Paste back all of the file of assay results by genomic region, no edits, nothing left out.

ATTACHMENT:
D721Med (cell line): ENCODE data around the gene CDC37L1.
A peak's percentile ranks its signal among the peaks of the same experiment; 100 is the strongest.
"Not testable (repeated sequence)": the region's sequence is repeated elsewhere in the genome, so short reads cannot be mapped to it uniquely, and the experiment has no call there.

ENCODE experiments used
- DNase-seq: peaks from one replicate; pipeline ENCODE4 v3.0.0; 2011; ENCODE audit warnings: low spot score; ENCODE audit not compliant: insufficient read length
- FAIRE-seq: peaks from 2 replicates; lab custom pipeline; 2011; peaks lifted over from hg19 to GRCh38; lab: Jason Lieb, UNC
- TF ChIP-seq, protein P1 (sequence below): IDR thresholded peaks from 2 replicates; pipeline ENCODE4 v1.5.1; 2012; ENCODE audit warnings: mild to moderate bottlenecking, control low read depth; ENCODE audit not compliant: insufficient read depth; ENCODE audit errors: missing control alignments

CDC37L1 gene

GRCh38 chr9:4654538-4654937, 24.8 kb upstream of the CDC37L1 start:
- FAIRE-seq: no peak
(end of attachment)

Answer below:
D721Med (cell line): ENCODE data around the gene CDC37L1.
A peak's percentile ranks its signal among the peaks of the same experiment; 100 is the strongest.
"Not testable (repeated sequence)": the region's sequence is repeated elsewhere in the genome, so short reads cannot be mapped to it uniquely, and the experiment has no call there.

ENCODE experiments used
- DNase-seq: peaks from one replicate; pipeline ENCODE4 v3.0.0; 2011; ENCODE audit warnings: low spot score; ENCODE audit not compliant: insufficient read length
- FAIRE-seq: peaks from 2 replicates; lab custom pipeline; 2011; peaks lifted over from hg19 to GRCh38; lab: Jason Lieb, UNC
- TF ChIP-seq, protein P1 (sequence below): IDR thresholded peaks from 2 replicates; pipeline ENCODE4 v1.5.1; 2012; ENCODE audit warnings: mild to moderate bottlenecking, control low read depth; ENCODE audit not compliant: insufficient read depth; ENCODE audit errors: missing control alignments

CDC37L1 gene

GRCh38 chr9:4654538-4654937, 24.8 kb upstream of the CDC37L1 start:
- FAIRE-seq: no peak